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Interview/ Bears Den: 'on this record we didn’t feel like we wanted to be so prescriptive'

‘Lyrically we are trying to be more open and speak a little less cryptically than perhaps we have done before', Nick Kramers talk to Bear's Den prior to the release of 'So That You Will Hear Me'

Nick Kramers,Third Year History

‘Lyrically we are trying to be more open and speak a little less cryptically than perhaps we have done before', Nick Kramers talk to Bears Den ahead of their Bristol tour date.

Well into their two-month international tour of Europe and North America, Kev Jones finds time to chat with me ahead of Bear’s Den’s 16th April gig at Bristol's O2 Academy. He’s on a bus between Amsterdam and Berlin and has been playing a show a day in a number of countries for the last week. This is the industrious underbelly of Bear’s Den’s relaxed and liberating sound.

For those unfamiliar with Bear’s Den look no further than ‘Agape’ and ‘Magdelene’ from Islands and ‘Auld Wives’ and ‘Emeralds’ from Red Earth and Pouring Rain. In Jones’ own words: ‘If you were to be reductive about it, the first album is quite folky, our second more electronic, and I think on this record we didn’t feel like we wanted to be so prescriptive, we followed our noses a bit more. It’s quite a broad range of sounds and influences on this record’. The band have already released three singles ahead of their upcoming album: a listen to ‘Fuel on the Fire’ and ‘Blankets of Sorrow’ shows this contrast between their electronic and folky traits. The new LP, So That You Might Hear Me, comes out April 26th.

When prompted, Jones continues: ‘The name of the album comes from a poem by Naruder, 'So That You Will Hear Me'. In that poem he is able to express a lot of what we’re trying to express on this album: there’s a theme of communication on the album, attempting to communicate with people, people in our lives it’s not so easy to communicate with, people who might not be around anymore, but expressing that need to want and communicate. Those things can often be blocked either by yourself or by the other person.’ ‘'So That You Will Hear Me' seemed too final and decisive, but 'So That You Might Hear Me' seemed to capture what we’re trying to do more: a little more hopeful but also uncertain.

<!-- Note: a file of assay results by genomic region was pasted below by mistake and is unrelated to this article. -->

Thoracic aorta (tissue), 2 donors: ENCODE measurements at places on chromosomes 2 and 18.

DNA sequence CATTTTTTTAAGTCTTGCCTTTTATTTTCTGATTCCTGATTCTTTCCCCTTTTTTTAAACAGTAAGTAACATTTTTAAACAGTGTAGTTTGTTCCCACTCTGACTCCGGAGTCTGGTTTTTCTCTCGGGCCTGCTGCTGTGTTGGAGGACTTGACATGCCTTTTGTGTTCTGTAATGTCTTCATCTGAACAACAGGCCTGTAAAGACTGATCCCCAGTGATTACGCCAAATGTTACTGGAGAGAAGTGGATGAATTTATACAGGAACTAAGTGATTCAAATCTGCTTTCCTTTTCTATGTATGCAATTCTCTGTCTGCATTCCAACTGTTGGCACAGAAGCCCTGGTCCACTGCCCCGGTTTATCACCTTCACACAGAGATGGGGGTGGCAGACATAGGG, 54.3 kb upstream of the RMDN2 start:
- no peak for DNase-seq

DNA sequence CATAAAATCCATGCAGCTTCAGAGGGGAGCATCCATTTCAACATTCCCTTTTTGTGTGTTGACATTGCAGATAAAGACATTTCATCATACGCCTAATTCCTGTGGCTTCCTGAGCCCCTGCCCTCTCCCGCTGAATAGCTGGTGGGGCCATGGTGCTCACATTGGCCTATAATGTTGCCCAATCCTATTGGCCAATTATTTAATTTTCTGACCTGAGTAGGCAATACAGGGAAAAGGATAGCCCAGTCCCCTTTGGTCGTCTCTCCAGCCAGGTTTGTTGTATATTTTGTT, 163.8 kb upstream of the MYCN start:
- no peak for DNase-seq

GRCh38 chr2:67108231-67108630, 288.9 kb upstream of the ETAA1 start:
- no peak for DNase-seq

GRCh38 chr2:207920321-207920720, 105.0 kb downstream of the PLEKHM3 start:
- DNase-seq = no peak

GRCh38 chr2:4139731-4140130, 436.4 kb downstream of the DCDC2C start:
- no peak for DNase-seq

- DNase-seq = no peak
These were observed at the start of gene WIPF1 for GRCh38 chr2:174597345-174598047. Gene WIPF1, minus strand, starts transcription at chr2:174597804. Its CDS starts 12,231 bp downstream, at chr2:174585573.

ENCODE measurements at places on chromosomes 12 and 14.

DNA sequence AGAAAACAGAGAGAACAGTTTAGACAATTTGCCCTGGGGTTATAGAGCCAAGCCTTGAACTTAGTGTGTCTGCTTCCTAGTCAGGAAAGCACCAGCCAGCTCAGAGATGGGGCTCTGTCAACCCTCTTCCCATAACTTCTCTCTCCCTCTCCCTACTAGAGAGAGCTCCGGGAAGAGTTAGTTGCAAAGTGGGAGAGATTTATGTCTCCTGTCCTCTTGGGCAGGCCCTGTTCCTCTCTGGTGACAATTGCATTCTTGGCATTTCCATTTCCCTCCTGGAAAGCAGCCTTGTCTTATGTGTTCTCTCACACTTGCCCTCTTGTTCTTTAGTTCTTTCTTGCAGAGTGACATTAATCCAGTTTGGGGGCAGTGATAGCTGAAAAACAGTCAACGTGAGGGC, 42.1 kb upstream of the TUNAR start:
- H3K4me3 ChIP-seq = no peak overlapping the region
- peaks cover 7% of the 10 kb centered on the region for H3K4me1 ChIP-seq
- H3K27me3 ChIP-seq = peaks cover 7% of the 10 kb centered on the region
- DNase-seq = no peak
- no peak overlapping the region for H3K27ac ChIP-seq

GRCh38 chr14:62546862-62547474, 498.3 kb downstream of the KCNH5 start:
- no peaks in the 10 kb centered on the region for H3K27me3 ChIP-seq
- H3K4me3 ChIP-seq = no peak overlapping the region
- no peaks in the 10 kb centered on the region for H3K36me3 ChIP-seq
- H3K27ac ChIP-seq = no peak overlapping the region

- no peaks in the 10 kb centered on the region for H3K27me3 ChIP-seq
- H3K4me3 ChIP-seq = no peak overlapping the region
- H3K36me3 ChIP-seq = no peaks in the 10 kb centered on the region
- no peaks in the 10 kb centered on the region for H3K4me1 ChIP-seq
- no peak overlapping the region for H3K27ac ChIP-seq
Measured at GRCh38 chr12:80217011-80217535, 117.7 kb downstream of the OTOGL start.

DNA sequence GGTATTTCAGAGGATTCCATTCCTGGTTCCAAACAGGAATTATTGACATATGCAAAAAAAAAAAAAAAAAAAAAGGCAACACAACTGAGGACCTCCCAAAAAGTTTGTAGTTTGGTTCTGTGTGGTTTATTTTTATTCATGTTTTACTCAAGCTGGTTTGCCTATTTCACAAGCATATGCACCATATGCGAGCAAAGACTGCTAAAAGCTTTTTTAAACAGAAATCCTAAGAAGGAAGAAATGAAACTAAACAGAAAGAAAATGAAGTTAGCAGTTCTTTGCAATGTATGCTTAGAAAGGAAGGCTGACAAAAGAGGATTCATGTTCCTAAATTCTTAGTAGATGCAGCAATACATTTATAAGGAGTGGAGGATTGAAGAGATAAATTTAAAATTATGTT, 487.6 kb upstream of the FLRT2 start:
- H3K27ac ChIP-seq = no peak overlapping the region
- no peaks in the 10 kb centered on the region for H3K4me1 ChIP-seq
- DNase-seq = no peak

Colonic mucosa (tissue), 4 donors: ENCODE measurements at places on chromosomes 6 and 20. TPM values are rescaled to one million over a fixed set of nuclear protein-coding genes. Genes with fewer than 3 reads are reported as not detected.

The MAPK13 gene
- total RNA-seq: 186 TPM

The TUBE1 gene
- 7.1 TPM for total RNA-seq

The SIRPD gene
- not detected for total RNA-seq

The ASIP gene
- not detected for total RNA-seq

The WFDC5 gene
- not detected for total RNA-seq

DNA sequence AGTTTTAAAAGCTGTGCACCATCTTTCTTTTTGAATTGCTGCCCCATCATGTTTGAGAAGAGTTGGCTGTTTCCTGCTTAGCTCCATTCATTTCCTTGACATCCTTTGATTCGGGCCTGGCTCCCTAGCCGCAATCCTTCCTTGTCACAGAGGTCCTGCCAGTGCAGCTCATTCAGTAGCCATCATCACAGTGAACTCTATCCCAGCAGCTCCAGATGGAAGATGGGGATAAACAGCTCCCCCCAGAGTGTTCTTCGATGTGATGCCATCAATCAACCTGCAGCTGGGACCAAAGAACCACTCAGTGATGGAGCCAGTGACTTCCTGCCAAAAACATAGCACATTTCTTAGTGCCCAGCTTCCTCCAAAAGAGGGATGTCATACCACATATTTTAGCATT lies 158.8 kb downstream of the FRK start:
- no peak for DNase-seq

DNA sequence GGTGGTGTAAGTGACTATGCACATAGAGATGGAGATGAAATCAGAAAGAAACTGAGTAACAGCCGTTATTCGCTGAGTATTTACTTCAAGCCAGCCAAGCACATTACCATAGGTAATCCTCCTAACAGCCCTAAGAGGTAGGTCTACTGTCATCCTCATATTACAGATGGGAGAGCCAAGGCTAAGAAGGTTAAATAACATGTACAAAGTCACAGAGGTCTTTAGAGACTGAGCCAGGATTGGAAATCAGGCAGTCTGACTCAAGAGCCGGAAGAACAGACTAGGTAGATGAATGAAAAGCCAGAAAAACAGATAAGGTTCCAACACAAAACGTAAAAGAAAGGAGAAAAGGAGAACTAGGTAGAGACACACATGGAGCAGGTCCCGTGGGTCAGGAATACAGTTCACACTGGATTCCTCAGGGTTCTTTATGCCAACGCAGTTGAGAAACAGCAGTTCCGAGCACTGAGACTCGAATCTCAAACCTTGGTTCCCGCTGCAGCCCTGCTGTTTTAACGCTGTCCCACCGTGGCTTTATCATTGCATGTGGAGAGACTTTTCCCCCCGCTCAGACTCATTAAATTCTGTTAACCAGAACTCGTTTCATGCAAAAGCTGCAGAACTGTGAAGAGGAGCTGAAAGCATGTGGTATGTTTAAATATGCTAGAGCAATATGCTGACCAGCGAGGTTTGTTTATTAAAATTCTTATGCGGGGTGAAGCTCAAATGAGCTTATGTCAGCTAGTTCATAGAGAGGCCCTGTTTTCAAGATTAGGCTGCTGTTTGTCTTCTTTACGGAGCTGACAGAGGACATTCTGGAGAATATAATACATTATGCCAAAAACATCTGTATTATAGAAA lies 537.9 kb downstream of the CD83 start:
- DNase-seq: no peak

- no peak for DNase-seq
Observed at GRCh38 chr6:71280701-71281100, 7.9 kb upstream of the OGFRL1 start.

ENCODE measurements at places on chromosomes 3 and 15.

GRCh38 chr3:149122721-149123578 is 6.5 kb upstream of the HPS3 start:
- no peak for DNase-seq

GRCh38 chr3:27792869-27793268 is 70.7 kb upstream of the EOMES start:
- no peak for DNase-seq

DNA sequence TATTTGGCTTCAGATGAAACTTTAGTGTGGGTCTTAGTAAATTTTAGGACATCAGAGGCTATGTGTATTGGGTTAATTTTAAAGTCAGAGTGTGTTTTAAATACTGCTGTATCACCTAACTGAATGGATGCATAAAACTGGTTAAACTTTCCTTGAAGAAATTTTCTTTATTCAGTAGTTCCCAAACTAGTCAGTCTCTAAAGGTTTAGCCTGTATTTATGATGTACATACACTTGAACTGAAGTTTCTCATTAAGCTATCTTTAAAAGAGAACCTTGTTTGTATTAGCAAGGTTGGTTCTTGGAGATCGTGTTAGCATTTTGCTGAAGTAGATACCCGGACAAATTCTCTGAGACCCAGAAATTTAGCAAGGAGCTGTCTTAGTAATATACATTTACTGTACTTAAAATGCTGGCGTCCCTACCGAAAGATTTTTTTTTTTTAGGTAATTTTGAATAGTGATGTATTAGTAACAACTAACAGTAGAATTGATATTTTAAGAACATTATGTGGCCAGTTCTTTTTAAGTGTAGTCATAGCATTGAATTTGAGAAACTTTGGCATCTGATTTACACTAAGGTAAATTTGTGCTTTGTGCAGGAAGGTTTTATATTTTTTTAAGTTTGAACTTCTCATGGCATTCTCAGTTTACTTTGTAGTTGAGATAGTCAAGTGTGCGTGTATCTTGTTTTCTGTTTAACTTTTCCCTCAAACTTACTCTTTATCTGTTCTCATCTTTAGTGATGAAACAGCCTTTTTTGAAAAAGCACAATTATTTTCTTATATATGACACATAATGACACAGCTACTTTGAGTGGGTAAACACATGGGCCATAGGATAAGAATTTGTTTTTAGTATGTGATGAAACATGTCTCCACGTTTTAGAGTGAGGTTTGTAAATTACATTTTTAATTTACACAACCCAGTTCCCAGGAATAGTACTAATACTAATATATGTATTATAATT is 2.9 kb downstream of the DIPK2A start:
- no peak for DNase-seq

I ask him about the differences between this album and previous ventures. ‘Lyrically we are trying to be more open and speak a little less cryptically than perhaps we have done before. We also had more time, the second album was written in two and a half weeks, we took more time for this, which we needed to partly because we’ve been touring a lot. Also, we’ve got our own studio in a church in North London now so we’re able to demo and experiment with less time pressure and be able to build a production template for each song. It’s definitely a more chilled process which is nice.’

On their song-writing process, Jones continues: ‘There are layers being built up, [Andrew] Davie (The other half of Bears Den) will mostly provide the first layer, apart from the initial conception we’re always in the room together and figuring stuff out. There’s no formula, it’s sometimes that most of the instrumental will be written before the lyrics, and sometimes it’s lead by the lyrics. Davie writes all the lyrics and spends a lot of time thinking about stuff and at a certain point he’ll bring it to me and we’ll work together to build something that carries the lyrics or the essence of the song musically. When we started the band we said we’d always service the song and make sure the song is at the heart of everything, rather than trying to fit songs into a formula.’I ask Jones for any advice he would give to his younger self starting out trying to produce music: ‘Good question haha. I would say working really really hard is the key to it all, it might not be the thing to say, but working really hard and being able to adapt, being self-reflective, self-critical. Being able to find a situation where what I’m best at is being utilised, that takes time, but is the essence of it all.’

On inspiration and his own musical interests, Jones goes on: ‘Bob Dylan was hugely inspirational for both of us purely in terms of songwriting. We really love the national, love Bon Iver, The Shins made a huge impression. Damien Jurado, we’re both big fans of, anything he does we absolutely love.’ For their upcoming album Bears Den worked with former The Shins and Fleet Foxes producer Phil Ek. ‘One of the reasons was looking at his discography, so many great alternative songwriters and bands. It felt really great to work with someone who’s made a lot of records we’ve been inspired by for years.’

Bears Den will be supported at the O2 by singer-songwriter Tusks. ‘Expect really interesting song-writing. That is the reason we wanted her to come and support. We’re still getting to know her, we’ve only had two dates with her, but we’re really curious about her music and curious about her, and it seemed fitting to get her on tour with us.’

Anyone planning on attending should expect a very emotional evening with the band, as Kev Jones and Andrew Davie take you on a rollercoaster of emotion with their evocative folk and expansive electronic riffs the perfect accompaniment to their thought-provoking lyrics. Not one to miss.

Featured Image: Bear's Den/ Bear's Den

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